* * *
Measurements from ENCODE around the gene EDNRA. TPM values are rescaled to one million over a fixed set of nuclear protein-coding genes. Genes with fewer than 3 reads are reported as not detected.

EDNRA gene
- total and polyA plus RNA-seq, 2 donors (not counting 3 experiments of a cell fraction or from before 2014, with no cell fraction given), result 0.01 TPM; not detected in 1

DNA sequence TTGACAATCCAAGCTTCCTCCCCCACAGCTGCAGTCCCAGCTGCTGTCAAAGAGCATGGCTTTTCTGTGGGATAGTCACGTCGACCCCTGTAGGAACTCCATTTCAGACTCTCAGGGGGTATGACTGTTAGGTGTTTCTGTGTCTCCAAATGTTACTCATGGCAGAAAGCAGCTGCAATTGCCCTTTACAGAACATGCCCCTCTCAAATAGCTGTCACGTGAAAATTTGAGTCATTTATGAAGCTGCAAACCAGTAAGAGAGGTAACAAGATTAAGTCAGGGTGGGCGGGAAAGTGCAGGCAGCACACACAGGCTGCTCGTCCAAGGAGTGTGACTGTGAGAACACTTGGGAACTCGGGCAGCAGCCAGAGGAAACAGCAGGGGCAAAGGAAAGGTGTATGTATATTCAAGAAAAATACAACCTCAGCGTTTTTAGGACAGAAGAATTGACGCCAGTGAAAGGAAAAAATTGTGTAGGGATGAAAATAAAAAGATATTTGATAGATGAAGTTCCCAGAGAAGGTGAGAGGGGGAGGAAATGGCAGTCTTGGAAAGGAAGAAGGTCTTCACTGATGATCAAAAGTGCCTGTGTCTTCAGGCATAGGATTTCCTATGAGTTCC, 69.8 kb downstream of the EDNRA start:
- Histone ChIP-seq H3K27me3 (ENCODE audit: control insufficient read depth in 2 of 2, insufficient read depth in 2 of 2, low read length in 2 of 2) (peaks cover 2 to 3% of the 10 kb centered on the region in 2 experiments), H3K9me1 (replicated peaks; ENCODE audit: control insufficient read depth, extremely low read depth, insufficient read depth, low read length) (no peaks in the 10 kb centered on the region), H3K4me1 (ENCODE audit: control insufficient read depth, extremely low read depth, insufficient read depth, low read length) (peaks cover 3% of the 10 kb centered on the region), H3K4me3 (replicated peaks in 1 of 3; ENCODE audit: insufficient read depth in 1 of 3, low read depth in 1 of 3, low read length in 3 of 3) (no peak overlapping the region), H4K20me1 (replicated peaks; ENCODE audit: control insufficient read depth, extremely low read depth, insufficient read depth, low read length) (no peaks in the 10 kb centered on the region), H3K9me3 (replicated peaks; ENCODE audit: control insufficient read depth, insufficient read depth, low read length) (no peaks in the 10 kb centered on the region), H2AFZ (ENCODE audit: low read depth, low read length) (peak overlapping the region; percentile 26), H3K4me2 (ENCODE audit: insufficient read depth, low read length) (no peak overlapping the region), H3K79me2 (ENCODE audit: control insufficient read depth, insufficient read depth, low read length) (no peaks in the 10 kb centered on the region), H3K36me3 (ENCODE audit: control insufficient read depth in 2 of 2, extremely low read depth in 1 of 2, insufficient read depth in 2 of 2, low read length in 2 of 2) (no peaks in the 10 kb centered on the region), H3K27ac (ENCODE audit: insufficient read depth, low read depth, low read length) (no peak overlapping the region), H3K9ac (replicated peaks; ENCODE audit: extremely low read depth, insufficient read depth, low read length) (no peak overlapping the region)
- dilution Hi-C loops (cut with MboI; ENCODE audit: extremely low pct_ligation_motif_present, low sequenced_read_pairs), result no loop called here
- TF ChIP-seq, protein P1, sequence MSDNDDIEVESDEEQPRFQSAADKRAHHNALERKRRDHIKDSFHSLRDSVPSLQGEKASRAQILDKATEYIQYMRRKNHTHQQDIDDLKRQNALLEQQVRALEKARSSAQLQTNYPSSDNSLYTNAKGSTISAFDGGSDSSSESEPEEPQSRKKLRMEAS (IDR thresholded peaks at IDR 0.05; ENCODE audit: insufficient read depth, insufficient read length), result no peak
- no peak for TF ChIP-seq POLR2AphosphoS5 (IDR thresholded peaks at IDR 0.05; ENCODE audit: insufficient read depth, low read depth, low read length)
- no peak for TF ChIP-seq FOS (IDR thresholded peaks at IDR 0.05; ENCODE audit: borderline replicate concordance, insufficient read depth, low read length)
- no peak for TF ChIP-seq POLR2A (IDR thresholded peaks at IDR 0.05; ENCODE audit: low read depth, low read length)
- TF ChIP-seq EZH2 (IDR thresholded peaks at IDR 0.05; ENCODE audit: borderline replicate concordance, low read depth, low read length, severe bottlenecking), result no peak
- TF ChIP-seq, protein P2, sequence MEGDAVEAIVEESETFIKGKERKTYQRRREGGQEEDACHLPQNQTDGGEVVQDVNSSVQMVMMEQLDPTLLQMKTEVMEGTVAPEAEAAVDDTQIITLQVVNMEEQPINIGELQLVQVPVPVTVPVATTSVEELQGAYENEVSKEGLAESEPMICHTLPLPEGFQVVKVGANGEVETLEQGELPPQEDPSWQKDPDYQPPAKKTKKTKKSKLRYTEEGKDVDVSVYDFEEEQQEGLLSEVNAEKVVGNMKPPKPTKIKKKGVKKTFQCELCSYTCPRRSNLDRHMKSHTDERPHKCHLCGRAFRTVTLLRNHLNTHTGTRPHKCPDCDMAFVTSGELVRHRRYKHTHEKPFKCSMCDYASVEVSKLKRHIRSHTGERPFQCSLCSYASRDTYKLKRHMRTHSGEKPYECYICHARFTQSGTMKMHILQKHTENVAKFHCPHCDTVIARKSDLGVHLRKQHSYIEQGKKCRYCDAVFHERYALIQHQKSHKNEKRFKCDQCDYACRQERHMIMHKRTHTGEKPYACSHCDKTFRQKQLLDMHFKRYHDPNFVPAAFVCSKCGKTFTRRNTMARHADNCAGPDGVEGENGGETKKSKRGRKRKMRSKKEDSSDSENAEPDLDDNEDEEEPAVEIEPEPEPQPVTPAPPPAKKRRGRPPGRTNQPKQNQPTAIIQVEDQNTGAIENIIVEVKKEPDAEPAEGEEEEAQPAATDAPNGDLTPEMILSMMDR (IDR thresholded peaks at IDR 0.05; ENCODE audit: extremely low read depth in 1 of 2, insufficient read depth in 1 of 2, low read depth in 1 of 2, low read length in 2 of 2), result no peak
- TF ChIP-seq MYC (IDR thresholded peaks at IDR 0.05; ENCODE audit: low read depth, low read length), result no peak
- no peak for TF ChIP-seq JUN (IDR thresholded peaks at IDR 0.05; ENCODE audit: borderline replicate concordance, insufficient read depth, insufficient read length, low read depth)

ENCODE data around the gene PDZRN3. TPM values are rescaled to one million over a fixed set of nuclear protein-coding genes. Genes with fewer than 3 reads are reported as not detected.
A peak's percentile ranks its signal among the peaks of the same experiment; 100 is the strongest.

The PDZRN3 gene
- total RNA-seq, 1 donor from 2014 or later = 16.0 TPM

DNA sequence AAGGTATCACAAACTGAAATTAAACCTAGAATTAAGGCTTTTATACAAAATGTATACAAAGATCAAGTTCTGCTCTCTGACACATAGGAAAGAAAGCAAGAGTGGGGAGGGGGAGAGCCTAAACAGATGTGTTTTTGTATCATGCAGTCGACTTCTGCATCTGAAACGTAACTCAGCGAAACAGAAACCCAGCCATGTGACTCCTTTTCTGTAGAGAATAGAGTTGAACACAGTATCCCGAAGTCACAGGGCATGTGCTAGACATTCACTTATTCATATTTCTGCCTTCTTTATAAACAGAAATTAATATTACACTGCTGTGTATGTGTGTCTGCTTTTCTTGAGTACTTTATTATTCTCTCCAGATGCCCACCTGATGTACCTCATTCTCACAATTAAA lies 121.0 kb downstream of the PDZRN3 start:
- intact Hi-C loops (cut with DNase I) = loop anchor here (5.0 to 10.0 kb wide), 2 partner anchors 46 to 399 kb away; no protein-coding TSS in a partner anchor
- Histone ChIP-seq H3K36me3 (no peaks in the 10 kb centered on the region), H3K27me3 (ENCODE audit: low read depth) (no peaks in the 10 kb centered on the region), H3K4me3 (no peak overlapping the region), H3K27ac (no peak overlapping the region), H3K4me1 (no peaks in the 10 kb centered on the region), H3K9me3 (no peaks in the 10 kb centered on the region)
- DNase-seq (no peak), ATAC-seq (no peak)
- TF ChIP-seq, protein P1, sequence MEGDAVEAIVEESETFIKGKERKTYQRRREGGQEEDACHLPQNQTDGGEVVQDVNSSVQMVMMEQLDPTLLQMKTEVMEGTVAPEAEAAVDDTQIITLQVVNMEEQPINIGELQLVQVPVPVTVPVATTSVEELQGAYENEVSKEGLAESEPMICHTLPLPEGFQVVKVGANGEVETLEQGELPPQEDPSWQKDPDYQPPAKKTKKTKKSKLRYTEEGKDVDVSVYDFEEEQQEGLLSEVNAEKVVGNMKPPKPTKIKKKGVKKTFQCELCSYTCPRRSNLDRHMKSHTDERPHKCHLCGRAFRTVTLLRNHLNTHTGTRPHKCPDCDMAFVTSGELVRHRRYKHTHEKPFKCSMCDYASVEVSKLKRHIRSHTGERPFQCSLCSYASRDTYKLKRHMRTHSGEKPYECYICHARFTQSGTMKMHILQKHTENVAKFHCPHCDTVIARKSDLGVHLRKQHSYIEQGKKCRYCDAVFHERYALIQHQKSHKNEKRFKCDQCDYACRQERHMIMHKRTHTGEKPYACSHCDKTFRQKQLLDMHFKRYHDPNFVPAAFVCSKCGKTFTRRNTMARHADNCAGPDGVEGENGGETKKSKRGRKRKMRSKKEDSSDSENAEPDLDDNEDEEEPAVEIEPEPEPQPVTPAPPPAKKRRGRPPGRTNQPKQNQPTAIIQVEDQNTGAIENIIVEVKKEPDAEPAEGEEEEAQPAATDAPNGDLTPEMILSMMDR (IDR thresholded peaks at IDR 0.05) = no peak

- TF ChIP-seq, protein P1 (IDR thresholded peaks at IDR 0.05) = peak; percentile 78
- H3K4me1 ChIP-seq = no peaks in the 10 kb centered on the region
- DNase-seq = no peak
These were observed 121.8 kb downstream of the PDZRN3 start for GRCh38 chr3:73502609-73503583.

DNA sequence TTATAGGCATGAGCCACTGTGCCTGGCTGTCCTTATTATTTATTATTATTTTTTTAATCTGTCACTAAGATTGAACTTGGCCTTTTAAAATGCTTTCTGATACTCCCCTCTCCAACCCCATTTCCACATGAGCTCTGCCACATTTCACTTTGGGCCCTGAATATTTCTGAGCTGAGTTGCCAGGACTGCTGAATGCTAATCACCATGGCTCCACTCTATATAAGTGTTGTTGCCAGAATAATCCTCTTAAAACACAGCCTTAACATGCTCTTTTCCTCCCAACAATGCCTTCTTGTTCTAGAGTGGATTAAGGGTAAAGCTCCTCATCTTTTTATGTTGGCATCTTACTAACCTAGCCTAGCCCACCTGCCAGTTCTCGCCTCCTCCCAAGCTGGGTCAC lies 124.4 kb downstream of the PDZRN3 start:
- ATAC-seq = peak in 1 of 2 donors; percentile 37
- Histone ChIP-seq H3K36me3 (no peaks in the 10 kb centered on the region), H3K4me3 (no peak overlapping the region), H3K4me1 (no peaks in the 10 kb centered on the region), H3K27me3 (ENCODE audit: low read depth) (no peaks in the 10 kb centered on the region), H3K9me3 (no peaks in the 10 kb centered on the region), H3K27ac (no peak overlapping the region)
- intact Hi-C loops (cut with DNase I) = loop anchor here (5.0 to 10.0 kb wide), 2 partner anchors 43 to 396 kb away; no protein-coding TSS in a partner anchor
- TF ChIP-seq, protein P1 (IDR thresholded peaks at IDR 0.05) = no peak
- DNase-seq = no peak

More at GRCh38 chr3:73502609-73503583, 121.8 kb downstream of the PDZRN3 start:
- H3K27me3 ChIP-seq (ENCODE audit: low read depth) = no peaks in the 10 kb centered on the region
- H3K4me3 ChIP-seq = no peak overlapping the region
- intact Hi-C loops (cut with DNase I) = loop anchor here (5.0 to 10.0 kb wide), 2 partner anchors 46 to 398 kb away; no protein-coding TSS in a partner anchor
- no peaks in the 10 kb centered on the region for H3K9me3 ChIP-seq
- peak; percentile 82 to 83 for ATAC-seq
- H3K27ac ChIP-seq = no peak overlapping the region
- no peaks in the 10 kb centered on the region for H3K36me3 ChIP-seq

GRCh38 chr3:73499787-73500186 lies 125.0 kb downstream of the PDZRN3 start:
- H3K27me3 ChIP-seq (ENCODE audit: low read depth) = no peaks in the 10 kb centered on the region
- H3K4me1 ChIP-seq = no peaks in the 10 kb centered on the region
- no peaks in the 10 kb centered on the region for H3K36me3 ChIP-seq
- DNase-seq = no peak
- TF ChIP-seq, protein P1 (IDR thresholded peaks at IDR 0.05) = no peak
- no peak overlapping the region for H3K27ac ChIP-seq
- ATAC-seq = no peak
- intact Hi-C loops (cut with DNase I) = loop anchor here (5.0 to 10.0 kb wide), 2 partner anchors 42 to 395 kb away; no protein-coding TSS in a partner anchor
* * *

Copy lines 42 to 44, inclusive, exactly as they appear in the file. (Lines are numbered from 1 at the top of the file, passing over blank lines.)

GRCh38 chr3:73499787-73500186 lies 125.0 kb downstream of the PDZRN3 start:
- H3K27me3 ChIP-seq (ENCODE audit: low read depth) = no peaks in the 10 kb centered on the region
- H3K4me1 ChIP-seq = no peaks in the 10 kb centered on the region